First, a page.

With the killjoy minor tragedy of no bagpipes allowed into Rugby World Cup games, we had a rip-roaring discussion on Newstalk ZB that spanned not one, but two mornings, on the finest bagpipe songs of all time. This was much to the screwed-up face scorn of Mike Hosking’s producer Glenn who is “suspicious of all bladders,” but was fun none-the-less.
I couldn’t believe how many ZB listeners awake in the wee small hours love AC/DC, nominating It’s A Long Way To The Top If You Want To Rock ‘n’ Roll as the best use of the pipes. Nervous it might be a career-limiting move to play an entire AC/DC song at 3am on ZB, due to regular and firm requesting from the audience I compromised by playing a decent clip or two of the Bon Scott-led ode to tartan-rock.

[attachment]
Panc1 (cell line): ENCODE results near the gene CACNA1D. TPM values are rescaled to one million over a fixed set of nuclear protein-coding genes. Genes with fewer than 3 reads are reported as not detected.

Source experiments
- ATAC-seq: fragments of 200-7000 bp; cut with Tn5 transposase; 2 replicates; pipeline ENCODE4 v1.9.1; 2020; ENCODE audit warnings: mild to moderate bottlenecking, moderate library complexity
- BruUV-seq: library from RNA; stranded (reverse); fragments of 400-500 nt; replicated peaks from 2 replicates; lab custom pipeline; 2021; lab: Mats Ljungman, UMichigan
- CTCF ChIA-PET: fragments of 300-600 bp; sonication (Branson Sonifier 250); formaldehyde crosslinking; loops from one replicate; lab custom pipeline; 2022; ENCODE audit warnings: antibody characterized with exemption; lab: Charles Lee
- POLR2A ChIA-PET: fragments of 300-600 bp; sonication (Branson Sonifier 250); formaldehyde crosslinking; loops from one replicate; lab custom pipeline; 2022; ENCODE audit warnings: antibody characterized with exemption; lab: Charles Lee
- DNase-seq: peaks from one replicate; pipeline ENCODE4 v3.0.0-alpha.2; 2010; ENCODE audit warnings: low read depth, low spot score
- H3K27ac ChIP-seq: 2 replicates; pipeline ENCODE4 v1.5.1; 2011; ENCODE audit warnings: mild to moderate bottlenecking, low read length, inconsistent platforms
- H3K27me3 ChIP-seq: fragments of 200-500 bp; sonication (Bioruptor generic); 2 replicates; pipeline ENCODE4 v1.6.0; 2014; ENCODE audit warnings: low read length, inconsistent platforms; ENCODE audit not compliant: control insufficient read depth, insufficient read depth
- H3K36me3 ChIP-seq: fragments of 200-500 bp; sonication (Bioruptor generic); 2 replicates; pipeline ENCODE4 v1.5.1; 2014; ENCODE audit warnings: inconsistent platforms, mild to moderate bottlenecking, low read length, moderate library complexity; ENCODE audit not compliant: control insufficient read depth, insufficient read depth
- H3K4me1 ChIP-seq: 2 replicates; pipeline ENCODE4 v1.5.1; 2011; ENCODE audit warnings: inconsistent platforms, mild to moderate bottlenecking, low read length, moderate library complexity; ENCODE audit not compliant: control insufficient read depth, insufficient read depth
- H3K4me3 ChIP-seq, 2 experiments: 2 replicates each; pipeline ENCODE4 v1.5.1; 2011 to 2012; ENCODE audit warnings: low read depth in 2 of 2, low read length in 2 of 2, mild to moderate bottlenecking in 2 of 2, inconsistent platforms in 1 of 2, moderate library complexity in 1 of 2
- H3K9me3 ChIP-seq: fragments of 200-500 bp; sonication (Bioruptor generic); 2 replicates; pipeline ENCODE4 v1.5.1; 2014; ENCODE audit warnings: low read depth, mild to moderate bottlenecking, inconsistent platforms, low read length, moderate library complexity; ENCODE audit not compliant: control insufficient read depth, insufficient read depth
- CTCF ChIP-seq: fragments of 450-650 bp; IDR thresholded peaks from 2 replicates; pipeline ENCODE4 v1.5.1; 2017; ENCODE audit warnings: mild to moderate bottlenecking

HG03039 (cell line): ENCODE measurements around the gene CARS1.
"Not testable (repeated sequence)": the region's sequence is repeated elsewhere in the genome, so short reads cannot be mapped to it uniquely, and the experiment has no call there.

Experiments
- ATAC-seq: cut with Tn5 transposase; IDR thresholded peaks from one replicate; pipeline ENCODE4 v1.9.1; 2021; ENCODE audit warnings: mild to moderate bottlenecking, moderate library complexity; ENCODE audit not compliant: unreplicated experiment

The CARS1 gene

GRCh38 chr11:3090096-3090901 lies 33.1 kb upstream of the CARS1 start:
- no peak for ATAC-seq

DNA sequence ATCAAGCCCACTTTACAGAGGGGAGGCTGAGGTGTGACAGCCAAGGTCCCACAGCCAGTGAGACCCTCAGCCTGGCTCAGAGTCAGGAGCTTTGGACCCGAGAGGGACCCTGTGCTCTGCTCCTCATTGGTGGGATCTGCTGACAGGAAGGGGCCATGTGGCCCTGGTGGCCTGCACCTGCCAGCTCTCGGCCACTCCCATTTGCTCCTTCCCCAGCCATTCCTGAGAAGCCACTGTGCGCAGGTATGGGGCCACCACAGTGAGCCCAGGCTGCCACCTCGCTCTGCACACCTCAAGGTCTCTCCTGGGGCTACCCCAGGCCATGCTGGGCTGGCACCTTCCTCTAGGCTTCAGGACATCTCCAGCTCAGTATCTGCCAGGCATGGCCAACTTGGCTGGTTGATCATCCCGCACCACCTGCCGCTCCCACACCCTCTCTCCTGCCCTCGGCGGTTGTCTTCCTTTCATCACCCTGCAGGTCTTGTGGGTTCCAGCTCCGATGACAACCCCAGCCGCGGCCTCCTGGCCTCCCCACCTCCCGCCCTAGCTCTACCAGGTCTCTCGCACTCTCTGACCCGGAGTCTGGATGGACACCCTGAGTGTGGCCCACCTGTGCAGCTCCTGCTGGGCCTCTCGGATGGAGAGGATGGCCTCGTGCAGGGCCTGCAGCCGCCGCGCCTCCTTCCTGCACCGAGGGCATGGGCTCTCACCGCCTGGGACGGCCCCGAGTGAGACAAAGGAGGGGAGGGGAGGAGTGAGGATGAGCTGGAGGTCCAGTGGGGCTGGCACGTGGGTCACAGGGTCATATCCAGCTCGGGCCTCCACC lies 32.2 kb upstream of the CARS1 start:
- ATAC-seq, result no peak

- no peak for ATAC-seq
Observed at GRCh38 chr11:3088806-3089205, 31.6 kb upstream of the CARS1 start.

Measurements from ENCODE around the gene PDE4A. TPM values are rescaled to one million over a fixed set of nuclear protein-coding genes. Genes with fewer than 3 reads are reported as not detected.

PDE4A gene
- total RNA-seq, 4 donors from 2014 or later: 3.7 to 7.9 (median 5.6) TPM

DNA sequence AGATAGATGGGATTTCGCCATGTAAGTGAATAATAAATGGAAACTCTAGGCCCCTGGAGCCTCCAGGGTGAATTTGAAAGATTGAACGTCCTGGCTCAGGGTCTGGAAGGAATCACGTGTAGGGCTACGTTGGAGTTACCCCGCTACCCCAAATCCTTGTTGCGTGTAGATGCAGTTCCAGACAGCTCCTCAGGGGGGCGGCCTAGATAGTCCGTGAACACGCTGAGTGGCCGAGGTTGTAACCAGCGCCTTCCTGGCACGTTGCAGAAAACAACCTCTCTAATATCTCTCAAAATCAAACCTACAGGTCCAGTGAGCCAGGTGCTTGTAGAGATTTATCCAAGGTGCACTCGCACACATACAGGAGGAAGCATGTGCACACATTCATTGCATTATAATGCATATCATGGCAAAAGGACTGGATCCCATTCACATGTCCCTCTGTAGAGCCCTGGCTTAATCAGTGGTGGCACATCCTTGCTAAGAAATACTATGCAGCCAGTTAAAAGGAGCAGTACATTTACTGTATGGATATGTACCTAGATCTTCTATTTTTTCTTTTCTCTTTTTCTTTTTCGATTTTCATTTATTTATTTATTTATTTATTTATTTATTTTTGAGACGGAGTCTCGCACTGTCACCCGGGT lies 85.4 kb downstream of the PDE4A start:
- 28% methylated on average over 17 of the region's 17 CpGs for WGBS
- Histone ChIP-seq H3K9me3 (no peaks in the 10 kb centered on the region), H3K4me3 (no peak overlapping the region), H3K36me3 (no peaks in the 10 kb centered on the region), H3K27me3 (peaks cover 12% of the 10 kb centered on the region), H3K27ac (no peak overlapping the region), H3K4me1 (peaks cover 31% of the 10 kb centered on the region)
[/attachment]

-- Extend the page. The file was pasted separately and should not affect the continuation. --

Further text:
What was more expected was the nomination of Amazing Grace as the most chilling song you could possible hear on the bagpipes, though this came with a twist for me. A caller said Glen Campbell does a version of Amazing Grace where low and behold, he plays the pipes himself. An American who plays the bagpipes? I had no idea. Looking up the clip and then playing it on-air, I was blown away. In fact, so too was the ZB audience, with dozens of calls and texts from people saying they’d been moved to tears.
What is it about the bagpipes that can do that to people, myself included? Mull Of Kintyre is the same for me and melodically, structure-wise and even tempo, Paul McCartney’s biggest ever hit is a close musical cousin of Amazing Grace – surely no accident. When the bag-pipes kick in on Mull Of Kintyre, the simple three of four chord song all of a sudden becomes something so much more. With Amazing Grace, that is amplified further by the humblest and most moving of lyrics which have crossed religious and secular boundaries arguably better than any song in history.
What elevates Glen Campbell’s version even higher is the fact he is the one playing the pipes: